The Law of Torts Negligence Vicarious Liability Fundamentals of Law (BL502) Vicarious Liability Definition The law holds a person liable for the wrongs of another even though the person has personally done no wrong Examples
Employer\Employee Fundamentals of Law (BL502) Vicarious Liability (cont.) Rationale Economic The employer is usually insured Safety Provides an incentive for employers to choose staff carefully and provide training Policy
Employers profit from their enterprise and therefore should be responsible for any loss it causes Fundamentals of Law (BL502) Vicarious Liability (cont.) Indemnities A contract can contain a clause requiring the employee to indemnify the employer Some jurisdictions have abolished this right (e.g. s27C Wrongs Act (SA))
Employee is usually covered by employers insurance and insurer cannot recover against him (s66 Insurance Contracts Act) Fundamentals of Law (BL502) Vicarious Liability (cont.) Requirements Commission of a tort Not contract or other legal liabilities By an employee
A Principal is not liable for acts of an Independent Contractor Acting in the course of his employment What was the employee employed to do. Employer will be liable for acts in that area or incidental to it or if the employer otherwise authorised the wrongful act. Fundamentals of Law (BL502) Vicarious Liability (cont.)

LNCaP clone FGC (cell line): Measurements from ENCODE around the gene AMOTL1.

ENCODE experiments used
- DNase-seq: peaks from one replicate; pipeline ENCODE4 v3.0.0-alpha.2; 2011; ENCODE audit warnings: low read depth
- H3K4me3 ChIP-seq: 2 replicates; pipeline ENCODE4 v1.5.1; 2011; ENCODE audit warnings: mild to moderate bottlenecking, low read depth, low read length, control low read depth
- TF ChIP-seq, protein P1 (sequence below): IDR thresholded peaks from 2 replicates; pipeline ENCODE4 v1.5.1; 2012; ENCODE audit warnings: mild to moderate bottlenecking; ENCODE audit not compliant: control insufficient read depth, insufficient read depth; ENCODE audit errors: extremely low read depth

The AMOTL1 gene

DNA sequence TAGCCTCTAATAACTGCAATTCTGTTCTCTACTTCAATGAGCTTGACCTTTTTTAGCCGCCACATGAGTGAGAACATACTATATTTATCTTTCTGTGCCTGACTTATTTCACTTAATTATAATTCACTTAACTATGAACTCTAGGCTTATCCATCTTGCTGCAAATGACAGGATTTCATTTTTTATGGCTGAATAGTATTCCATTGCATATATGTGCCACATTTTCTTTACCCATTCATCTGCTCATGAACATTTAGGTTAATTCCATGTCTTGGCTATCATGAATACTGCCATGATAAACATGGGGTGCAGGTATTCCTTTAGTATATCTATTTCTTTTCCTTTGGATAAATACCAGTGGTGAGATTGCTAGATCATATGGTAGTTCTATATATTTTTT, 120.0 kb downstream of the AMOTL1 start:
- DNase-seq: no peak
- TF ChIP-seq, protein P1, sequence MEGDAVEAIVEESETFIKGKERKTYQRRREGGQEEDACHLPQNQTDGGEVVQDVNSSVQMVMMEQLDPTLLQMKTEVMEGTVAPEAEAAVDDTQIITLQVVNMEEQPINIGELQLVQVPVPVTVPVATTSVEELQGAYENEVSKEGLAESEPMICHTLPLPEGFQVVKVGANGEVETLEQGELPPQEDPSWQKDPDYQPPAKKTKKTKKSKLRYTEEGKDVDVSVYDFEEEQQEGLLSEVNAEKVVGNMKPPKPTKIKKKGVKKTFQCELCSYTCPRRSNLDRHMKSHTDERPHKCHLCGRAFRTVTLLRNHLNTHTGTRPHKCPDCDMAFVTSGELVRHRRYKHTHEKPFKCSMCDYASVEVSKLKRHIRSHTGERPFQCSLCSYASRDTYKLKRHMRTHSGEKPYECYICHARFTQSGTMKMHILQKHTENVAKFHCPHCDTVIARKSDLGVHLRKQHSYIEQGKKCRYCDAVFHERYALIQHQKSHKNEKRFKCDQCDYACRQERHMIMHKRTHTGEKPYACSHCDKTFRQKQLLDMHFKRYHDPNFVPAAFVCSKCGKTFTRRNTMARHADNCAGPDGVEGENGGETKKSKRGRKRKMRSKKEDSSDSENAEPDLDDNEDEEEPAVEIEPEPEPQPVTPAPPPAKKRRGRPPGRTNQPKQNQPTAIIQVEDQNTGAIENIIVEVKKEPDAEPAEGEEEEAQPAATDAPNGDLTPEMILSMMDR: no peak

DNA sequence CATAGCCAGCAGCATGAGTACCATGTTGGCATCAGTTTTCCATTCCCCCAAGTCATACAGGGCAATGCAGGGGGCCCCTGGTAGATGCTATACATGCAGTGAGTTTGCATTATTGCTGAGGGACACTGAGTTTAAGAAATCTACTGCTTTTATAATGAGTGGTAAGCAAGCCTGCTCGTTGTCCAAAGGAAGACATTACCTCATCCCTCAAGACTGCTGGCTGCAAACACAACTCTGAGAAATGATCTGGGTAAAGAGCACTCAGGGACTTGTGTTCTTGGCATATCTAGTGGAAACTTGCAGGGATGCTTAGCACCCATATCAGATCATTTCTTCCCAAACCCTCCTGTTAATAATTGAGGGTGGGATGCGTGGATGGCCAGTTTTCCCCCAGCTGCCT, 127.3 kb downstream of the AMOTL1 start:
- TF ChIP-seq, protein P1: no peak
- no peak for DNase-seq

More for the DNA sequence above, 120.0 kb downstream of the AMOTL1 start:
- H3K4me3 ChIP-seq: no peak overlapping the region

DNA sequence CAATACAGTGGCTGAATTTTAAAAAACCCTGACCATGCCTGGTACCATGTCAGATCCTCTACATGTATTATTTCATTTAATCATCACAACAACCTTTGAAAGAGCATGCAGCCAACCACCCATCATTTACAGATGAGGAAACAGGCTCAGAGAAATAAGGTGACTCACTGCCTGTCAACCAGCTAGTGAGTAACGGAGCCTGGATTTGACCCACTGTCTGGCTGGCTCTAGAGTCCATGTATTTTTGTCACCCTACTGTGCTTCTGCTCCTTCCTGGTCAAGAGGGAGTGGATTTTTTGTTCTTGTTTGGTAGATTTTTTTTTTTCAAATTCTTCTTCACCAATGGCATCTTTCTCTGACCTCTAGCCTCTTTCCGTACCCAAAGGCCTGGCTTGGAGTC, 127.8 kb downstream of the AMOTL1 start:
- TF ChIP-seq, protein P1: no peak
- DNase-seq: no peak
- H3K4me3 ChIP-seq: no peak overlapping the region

Who is an Independent Contractor? Control test Does the employer have the right to exercise control over what the employee does and how he does it? Employer need only have power to control the employees work to the extent to which there is scope for such control Fundamentals of Law (BL502) Vicarious Liability (cont.)
Control test (cont.) Factors Can the employer tell the employee what to do, how to do it, when to do it etc.? Does the employer have the power of dismissal Does the employer provide equipment Does the employer pay holiday pay, sick leave, workers compensation? Fundamentals of Law (BL502)
Vicarious Liability (cont.) Control test (cont.) Integration test How closely has the employee been integrated into the employers business Fundamentals of Law (BL502) Vicarious Liability (cont.) Control test (cont.) Multi-factor test
A worker is likely to be an independent contractor and not an employee if he: Owns and maintains his own equipment Is paid by results Takes the chance of profit\loss Has the right to delegate work Has the right to work for others Is not entitle to sick pay, workers compensation, sick leave or superannuation Does not have PAYE tax installments deducted
Fundamentals of Law (BL502) Vicarious Liability (cont.) Acting in the course of his employment Wide meaning Employer is liable even when the employee does something that is not part of his job
Century Insurance Co Ltd v Northern Ireland Road Transport Board  AC 509 (P p417) Employer is liable even when the employee commits an intentional or illegal act Poland v John Parr & Sons  1 KB 236 (P p418) Lloyd v Grace, Smith & Co  AC 716 (P p417) Fundamentals of Law (BL502) The Law of Torts
Negligence Reforms Fundamentals of Law (BL502) Reforms Why is there an insurance crisis? What are the alleged causes? What are the proposals for reform?